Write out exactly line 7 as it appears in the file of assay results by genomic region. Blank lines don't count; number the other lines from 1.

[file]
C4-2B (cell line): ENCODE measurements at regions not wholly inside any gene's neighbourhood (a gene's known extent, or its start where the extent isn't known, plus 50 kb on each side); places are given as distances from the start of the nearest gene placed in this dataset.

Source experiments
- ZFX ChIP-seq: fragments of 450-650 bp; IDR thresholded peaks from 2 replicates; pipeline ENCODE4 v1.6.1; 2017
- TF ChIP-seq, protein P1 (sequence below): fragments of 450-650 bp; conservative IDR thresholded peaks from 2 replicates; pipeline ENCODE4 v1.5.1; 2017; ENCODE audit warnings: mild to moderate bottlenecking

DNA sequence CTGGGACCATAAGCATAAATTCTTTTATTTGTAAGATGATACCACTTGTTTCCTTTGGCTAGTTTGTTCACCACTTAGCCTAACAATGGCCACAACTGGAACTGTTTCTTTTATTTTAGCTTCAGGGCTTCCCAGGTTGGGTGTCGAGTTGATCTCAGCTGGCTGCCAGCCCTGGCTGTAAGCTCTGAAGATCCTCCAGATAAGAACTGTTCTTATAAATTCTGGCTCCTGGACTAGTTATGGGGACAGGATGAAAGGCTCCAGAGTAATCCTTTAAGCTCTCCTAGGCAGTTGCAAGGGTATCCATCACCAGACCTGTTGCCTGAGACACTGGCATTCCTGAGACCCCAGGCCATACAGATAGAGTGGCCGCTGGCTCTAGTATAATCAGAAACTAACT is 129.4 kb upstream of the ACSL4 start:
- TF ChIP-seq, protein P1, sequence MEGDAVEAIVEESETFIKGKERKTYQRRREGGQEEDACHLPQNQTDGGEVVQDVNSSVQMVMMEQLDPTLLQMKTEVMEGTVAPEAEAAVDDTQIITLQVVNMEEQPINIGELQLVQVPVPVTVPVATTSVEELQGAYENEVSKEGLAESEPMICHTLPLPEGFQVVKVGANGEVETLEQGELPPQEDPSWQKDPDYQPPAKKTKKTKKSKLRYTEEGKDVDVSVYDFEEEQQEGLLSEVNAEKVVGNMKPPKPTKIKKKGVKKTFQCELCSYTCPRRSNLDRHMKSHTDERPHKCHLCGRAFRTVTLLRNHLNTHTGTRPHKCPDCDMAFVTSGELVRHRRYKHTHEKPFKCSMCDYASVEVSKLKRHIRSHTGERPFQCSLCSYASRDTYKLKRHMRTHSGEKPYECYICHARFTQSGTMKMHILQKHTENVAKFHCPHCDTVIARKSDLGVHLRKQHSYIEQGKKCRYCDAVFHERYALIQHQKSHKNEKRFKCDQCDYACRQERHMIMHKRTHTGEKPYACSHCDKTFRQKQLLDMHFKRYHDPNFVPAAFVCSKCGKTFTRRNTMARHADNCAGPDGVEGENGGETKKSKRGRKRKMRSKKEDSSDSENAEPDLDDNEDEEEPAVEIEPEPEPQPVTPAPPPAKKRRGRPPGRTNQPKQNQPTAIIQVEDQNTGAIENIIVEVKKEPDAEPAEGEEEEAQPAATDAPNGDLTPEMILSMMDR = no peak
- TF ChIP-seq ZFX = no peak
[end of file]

- TF ChIP-seq ZFX = no peak